[Taxacom] I'm furious over article: On typeless species and the perils of fast taxonomy

Stephen Thorpe stephen_thorpe at yahoo.co.nz
Tue May 10 16:53:43 CDT 2016


Interesting comments from Doug. I would just like to add that the obvious best thing that the ICZN could do is to issue a formal clarification of the Code in relation to the issue of holotypes designated by way of photographs/the absence of a preserved holotype. Although the phrase "extant specimen" in Art. 16.4 clearly does not mean anything remotely similar to "extant species", contra Santos et al., it is not completely clear how to apply the Code in practice (i.e. it is a bit vague).

I also agree 100% with Doug's comment in reply to Cris that [to paraphrase somewhat] science desperately needs open and unrestricted peer review, both pre- and postpublication. Obstructing valid criticism is an all too common strategy these days.

Cheers, Stephen

--------------------------------------------
On Wed, 11/5/16, Doug Yanega <dyanega at ucr.edu> wrote:

 Subject: Re: [Taxacom] I'm furious over article: On typeless species and the perils of fast taxonomy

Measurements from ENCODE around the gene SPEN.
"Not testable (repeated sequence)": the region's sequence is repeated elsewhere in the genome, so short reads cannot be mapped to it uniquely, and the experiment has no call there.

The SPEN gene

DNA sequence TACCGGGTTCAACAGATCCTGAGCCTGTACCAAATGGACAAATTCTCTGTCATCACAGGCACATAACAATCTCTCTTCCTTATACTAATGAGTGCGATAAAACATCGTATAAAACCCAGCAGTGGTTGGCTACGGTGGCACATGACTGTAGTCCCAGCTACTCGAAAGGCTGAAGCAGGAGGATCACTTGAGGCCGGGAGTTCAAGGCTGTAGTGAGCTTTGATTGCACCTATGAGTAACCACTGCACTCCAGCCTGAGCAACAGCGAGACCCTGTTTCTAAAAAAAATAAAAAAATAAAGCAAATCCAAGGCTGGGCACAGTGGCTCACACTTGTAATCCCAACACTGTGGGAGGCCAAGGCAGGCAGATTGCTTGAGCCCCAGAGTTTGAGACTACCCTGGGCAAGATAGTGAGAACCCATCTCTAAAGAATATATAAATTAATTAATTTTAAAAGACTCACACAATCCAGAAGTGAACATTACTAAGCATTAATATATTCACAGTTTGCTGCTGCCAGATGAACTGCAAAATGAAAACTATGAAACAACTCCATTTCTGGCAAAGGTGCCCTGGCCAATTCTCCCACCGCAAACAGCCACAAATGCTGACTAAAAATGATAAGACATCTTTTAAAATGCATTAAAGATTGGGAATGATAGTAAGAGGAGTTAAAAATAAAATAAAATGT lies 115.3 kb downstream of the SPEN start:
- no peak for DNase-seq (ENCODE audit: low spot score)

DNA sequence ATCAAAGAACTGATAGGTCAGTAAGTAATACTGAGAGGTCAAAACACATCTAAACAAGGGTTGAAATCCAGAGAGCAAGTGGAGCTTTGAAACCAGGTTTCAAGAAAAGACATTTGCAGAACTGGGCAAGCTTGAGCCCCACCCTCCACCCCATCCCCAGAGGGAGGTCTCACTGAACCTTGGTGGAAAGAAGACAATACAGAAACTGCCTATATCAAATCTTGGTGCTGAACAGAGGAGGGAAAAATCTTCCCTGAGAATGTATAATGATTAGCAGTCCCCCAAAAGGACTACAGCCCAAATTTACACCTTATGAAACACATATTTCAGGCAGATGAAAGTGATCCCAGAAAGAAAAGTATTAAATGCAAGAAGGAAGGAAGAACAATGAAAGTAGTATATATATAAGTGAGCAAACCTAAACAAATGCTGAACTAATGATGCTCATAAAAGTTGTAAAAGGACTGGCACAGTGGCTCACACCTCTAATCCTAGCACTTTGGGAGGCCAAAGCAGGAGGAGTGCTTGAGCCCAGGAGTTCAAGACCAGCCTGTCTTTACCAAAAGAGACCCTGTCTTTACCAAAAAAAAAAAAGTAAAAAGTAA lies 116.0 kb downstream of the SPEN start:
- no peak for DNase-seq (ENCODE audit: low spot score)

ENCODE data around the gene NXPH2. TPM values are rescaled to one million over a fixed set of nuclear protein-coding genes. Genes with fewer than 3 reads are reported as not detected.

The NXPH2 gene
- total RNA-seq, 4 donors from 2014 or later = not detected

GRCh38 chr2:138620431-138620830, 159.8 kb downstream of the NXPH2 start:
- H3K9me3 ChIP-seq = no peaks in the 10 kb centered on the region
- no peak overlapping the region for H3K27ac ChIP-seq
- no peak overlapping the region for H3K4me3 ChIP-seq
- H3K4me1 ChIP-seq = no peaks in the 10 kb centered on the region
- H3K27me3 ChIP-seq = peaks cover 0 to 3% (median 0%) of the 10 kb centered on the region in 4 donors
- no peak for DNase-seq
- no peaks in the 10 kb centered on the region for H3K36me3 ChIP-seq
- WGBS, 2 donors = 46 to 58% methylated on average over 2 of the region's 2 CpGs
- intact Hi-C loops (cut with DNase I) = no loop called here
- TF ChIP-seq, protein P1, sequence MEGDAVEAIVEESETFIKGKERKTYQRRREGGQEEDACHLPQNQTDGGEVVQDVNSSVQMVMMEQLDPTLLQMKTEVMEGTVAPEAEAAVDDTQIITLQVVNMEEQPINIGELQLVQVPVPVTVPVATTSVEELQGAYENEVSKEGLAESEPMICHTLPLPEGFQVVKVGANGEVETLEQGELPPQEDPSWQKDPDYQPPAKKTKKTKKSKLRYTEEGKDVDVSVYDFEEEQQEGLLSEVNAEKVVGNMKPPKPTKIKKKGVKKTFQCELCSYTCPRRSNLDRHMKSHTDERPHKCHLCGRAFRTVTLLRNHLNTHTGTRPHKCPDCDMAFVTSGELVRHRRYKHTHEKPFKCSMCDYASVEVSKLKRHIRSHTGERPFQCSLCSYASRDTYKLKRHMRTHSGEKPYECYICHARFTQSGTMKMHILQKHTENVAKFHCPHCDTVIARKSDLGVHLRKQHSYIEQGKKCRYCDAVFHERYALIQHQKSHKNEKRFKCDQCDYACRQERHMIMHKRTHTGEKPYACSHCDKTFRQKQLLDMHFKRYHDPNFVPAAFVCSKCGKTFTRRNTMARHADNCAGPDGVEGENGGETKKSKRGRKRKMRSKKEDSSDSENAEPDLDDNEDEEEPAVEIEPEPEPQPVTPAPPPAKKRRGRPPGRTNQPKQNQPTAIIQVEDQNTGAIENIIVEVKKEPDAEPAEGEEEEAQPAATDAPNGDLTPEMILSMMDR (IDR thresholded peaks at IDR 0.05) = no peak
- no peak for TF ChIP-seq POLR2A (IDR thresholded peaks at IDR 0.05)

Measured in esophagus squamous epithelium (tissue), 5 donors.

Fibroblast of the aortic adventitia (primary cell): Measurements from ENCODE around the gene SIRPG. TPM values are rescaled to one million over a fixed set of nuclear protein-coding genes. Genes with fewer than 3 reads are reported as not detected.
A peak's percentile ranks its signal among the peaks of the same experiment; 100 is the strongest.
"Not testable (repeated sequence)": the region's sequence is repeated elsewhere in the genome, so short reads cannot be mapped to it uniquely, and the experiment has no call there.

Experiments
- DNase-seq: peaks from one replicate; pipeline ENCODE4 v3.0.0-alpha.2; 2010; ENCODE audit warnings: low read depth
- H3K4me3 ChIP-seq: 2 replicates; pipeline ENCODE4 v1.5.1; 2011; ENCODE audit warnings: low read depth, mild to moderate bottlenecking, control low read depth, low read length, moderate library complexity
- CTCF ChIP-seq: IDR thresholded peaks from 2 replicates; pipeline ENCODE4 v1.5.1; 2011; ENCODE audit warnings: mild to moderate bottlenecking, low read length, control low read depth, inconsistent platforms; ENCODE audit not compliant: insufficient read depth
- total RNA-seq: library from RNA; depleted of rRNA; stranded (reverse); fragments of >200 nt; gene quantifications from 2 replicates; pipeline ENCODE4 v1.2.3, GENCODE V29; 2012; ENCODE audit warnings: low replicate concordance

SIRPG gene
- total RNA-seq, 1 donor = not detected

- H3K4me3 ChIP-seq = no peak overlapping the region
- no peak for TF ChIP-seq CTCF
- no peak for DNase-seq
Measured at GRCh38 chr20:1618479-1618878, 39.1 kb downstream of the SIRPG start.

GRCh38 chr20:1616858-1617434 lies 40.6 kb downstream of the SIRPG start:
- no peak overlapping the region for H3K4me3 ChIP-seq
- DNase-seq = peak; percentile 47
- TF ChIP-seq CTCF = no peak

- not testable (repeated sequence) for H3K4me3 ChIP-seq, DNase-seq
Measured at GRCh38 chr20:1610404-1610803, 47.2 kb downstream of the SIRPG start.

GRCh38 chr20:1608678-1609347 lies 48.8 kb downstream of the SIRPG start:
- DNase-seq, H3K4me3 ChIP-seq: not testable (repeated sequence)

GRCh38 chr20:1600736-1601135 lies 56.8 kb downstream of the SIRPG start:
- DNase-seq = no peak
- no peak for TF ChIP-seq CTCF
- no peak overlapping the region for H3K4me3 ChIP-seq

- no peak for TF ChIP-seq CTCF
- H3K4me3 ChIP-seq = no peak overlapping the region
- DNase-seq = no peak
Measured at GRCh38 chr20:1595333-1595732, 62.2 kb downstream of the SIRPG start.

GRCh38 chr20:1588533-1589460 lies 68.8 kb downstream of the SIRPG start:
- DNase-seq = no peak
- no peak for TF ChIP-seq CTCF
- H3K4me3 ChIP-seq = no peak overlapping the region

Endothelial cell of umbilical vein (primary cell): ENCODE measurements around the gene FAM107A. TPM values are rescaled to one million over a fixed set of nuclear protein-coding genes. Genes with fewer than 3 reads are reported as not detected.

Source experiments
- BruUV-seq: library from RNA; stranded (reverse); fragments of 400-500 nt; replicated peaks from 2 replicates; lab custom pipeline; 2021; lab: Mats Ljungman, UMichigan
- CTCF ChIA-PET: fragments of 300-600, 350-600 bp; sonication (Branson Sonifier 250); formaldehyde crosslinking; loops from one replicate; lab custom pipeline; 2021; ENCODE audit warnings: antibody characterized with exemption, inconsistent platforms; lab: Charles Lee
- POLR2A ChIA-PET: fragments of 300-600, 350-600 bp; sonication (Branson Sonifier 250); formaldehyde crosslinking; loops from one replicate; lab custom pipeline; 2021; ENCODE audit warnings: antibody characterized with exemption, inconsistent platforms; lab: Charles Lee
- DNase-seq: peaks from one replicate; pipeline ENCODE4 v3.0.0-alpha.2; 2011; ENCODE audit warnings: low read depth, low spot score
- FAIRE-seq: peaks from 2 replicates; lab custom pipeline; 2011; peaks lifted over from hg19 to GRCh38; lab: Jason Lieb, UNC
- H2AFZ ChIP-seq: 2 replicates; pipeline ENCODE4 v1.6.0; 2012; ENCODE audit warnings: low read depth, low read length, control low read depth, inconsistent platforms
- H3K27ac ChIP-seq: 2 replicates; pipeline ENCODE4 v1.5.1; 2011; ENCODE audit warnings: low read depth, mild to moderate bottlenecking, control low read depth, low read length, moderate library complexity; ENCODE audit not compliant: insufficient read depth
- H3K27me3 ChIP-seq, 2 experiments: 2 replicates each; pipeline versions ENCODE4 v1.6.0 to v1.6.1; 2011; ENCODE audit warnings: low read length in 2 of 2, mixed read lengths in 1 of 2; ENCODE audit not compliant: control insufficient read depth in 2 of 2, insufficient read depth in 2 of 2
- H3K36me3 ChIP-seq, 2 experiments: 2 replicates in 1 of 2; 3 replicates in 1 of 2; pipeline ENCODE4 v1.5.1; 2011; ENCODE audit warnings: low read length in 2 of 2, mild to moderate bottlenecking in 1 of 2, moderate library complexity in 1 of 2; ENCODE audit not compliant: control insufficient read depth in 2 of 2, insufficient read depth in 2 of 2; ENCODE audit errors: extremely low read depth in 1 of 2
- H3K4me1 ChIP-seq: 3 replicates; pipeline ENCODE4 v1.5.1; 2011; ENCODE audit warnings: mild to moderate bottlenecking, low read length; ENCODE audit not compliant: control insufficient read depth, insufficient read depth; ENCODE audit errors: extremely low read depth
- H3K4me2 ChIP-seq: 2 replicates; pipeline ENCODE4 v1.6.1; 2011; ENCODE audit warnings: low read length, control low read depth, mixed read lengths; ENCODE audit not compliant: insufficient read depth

To: taxacom at mailman.nhm.ku.edu
 Received: Wednesday, 11 May, 2016, 4:36 AM
 
 At least a few Commissioners, myself
 included, communicated with one or 
 more of the co-authors of this paper when it came out, and
 pointed out 
 the errors to them, but as far as I am aware, they have yet
 to 
 acknowledge any errors. They most certainly did not include
 any 
 Commissioners among the referees of the paper prior to
 publication. The 
 Commission is also looking into the possibility of issuing a
 "position 
 paper" of our own.
 
 On 5/9/16 10:46 PM, John Grehan wrote:
 > Yes, by all means
 > challenge problems you see, but don't expect them to
 ever go way (unless
 > one day there will be "intelligent" computers that will
 assess all papers
 > and be able to cross reference every nuance and
 combination of rules to
 > provide the perfect kind of evaluation you and everyone
 else might wish
 > for).
 This does not require computers. It requires a different
 mechanism for 
 review; open public review. Having hundreds of taxonomists
 reading every 
 paper before they are accepted would go a very, very long
 way to 
 alleviating all of the shoddy practices that concern us.
 Critical review 
 can easily be circumvented at present, but we have the
 option of making 
 that impossible. There is no technical challenge, only a
 societal one.
 
 Sincerely,
 
 -- 
 Doug Yanega      Dept. of Entomology 
      Entomology Research Museum
 Univ. of California, Riverside, CA 92521-0314 
    skype: dyanega
 phone: (951) 827-4315 (disclaimer: opinions are mine, not
 UCR's)
               http://cache.ucr.edu/~heraty/yanega.html
    "There are some enterprises in which a
 careful disorderliness
          is the true method" -
 Herman Melville, Moby Dick, Chap. 82
 
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